By Kristina, Gifted MD
One summer, during my former career as a child, I was given a very important task – or to be immodest a mission very similar in stature to guarding the Crown Jewels.
I was asked to look after the school’s giant African land snail. I know! It was a proud moment.
Herman, the obvious name for a gigantic mollusc, was a big deal around the corridors of the science block I can tell you. Vicki Royal cried when told her summer task was to not kill a sunflower seed rather than the snail. Karma, dear reader, for her stealing my prized hair scrunchie after netball practice.
Herman might have lacked the cuddle-factor, but you could just tell he had a heart of gold, notwithstanding the ability to demolish an iceberg lettuce faster than the school rat (Timmy, less cool than Herman) could gnaw through an electric cable. RIP Timmy.
The snail, his little tank (of the residential variety, not a miniature Panzer) and I had a lovely time over the holidays and he became part of the family. The cat was smitten. The canary in awe. Ordinary snails vacated the garden in a jealous rage.
Obviously with great power comes great responsibility and for me that required guts, determination and dedication to clean Herman’s tank once a week, replenishing his little snaily boudoir with fresh compost and a cheeky bit of gravel.
My dad was mega proud of my mature commitment to nature, nurture and receptacle-based tidying. So much so, he gave me one whole English pound each week to procure the required compost from Mrs Salmon’s garden centre. I felt flush with happiness, adoration and financial means.
Up the garden (centre) path
Mrs Salmon was, to village-based economic prosperity, what Herman was to Year 7 science lessons – admired if ever-so-slightly repugnant. Salmon’s garden centre, corner shop, taxi service and cricket club empire was clearly yielding results in 1993, because one week Mrs S. gave me the compost for FREE.
Now, just to be clear, I’m not advocating what happened next.
The corner shop was next to the garden centre. On a corner, no less! And the corner shop had sweets. Lots of sweets. And well, you can probably guess…
“The sweets were free dad, honest,” I say, dishonestly.
“Mrs Salmon just wanted to thank me for looking after the snail and stuff.”
This aroused suspicion. However, golf was on the telly – an excellent cause of parental distraction.
Later, the inevitable happened. Contrary to the common belief a round of golf lasts for at least three months, dad had other things to do within hours. Like recollecting potential falsehoods relating to your dreadful, duplicitous child when bumping into Lincolnshire’s female answer to Alan Sugar.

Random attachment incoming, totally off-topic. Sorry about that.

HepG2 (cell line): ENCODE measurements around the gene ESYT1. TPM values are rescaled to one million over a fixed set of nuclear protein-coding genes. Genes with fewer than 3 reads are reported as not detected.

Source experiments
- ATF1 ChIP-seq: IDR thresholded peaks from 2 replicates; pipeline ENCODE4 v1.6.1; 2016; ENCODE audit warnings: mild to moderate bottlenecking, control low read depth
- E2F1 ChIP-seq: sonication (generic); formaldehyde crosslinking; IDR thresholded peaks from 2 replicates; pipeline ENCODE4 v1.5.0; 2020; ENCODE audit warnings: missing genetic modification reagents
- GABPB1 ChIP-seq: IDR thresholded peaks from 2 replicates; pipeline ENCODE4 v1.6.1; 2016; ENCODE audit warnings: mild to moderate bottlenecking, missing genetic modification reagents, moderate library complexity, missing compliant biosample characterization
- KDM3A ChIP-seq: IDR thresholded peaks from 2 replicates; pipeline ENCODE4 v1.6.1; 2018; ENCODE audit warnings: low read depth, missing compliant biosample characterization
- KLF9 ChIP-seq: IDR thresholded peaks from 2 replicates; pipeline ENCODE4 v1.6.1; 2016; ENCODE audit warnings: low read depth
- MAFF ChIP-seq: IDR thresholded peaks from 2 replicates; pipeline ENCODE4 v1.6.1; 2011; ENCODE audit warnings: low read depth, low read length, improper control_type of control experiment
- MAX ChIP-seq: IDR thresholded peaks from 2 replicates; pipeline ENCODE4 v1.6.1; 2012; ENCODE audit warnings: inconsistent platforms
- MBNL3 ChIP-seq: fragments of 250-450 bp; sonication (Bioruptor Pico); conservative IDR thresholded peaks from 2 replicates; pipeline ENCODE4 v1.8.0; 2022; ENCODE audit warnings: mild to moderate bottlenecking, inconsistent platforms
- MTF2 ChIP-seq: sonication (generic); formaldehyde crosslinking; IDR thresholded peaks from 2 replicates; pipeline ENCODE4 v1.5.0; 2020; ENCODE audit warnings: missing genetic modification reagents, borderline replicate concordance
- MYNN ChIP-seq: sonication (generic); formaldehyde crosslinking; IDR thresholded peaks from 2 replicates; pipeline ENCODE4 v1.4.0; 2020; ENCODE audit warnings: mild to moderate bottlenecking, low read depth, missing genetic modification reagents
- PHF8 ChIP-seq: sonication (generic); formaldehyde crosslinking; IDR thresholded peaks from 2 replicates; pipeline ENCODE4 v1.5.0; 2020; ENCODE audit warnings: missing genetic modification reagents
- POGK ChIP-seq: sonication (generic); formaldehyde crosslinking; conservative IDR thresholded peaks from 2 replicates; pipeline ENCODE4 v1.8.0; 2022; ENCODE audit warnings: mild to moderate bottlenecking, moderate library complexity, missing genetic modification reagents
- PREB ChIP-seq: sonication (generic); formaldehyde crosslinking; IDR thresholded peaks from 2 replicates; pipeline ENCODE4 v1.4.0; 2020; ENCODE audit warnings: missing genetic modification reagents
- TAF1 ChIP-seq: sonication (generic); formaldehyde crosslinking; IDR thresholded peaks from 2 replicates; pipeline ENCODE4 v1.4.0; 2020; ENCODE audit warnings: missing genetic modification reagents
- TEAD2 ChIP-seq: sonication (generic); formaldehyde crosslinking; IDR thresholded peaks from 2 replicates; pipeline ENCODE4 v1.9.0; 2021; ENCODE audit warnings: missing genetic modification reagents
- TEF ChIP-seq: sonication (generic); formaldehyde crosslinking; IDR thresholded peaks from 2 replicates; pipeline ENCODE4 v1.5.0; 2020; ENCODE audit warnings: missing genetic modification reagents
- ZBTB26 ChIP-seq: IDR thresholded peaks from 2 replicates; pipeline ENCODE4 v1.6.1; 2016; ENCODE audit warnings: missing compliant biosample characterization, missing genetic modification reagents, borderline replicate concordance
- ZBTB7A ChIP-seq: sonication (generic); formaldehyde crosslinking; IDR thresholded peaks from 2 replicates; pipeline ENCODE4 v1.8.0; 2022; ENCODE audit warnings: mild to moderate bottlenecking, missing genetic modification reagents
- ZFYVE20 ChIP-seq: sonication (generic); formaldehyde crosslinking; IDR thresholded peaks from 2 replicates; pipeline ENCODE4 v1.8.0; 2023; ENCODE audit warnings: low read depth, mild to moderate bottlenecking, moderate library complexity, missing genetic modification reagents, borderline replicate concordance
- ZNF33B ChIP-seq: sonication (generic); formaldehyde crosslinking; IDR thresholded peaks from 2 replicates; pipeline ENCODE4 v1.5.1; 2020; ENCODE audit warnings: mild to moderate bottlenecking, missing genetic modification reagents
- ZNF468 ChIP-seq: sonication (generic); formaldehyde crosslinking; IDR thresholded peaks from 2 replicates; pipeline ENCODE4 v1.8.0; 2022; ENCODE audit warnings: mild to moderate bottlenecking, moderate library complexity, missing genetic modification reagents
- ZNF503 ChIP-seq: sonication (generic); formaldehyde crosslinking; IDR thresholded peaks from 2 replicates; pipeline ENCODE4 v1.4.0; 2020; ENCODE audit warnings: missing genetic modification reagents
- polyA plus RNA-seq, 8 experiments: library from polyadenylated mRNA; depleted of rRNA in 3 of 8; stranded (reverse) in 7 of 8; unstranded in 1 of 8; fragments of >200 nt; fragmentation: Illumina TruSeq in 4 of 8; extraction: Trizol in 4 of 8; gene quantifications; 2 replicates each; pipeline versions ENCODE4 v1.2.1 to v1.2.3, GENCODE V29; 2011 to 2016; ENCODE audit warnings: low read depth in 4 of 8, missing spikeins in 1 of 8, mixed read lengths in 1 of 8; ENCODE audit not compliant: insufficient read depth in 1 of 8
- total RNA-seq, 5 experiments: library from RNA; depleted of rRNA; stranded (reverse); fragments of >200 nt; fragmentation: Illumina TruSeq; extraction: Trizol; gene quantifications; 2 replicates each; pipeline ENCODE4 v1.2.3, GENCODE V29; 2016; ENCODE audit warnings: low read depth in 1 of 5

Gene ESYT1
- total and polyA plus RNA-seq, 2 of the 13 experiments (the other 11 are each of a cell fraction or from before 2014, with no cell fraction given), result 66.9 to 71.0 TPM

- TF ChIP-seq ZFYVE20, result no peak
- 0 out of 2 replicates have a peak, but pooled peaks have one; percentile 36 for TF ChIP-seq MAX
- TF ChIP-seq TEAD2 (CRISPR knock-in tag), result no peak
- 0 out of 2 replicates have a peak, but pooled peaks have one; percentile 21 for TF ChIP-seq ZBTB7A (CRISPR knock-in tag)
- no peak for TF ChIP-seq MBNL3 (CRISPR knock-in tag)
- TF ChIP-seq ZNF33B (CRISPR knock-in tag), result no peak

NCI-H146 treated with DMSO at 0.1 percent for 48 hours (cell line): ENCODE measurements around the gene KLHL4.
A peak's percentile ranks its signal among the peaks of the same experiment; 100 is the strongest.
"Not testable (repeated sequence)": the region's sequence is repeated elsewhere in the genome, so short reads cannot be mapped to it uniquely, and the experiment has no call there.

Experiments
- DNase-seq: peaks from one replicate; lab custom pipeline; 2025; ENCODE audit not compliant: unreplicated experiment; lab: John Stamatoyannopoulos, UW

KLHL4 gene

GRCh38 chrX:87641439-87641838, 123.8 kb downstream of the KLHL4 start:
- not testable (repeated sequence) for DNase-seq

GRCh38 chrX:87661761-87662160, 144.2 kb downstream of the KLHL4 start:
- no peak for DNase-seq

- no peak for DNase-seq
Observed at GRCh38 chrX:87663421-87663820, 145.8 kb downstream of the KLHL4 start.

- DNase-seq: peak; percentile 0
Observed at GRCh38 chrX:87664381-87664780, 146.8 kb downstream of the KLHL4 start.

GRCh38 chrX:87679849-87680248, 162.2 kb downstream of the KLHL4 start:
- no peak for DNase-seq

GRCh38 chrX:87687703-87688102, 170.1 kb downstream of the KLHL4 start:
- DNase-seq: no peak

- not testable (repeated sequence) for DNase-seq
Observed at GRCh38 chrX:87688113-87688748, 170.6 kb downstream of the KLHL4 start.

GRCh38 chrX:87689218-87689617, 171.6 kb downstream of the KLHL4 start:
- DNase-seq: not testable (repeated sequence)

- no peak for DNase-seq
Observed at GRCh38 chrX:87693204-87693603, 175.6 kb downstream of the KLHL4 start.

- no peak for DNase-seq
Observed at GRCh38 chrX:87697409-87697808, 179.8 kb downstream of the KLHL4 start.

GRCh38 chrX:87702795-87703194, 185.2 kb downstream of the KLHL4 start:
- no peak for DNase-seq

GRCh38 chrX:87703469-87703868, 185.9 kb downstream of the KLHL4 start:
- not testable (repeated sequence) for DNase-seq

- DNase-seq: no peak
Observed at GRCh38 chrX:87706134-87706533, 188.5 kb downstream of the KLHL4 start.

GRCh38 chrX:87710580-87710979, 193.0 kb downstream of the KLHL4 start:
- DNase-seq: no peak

Busted. Grounded. Adulation evaporated.
So, here’s my point (there’s always one in there somewhere).
Compare and contrast:
Scenario a) Child misuses funds intended for compost-based chivalry to procure a covert sugar rush, denies this was ever the case to swerve immediate repercussion and prays family forget what was promised in order to maintain a reputation for curating mildly-exotic biology projects.
Scenario b) Team uses time allocated for community work to go to the pub, denies this was ever the case to swerve immediate repercussion and prays stakeholders forget what was pledged in order to maintain a reputation for helping good causes.
Scenario c) Company diverts money intended for system maintenance to pay an unanticipated supplier charge resulting in a major IT failure, denies all responsibility to swerve immediate repercussion and hopes customers forget what was committed to in order to maintain values-based adulation.
a) People aren’t daft and, thanks to The Dark Lord Google, don’t usually forget.
b) Short-term gain often capitulates to long-term loss; reputational or financial.
c) We all make mistakes. Dealing with them in a credible, resonant way matters.
Lessons learned the hard way
At Gifted, we define this as the Self-to-Scale model. Most people want to be seen in a particular way by those we care about and we aim to act in a manner that strengthens this perception. This is the same premise when applied to an SME or a multinational.
The question is whether desire mirrors actual behaviour or, put simply, if you practice what you preach.
For instance, I could tell everyone I’m world-renowned for my navigational prowess, but that would be a massive lie. I’ve got form for getting lost within small buildings, even smaller woodland areas and exceptionally well-signposted suburban haunts. And there is evidence! Damn you, Internet and various social networks.
It doesn’t matter if you’re representing you or a thousand-strong business; words are judged against past and current actions. Online footprints inevitably lead to scrutiny and juxtaposition of what has gone before, particularly by the media.
Businesses often forget this while communicating, or not communicating as the case may be, in the midst of an issue or crisis. Messaging is often non-committal and focused on short-term reverence rather than managing expectation, accepting the absolutes and finding a voice that is clear, honest and empathetic.
Did I mention the snail died?
I forgot to open the tank air slats during a weekend away and poor Herman overheated.
It was my fault and I fessed up. Vicki Royal was devastated. But she knew I loved that snail – and we celebrated the good times.
Thank you, dear Herman, for a valuable life lesson.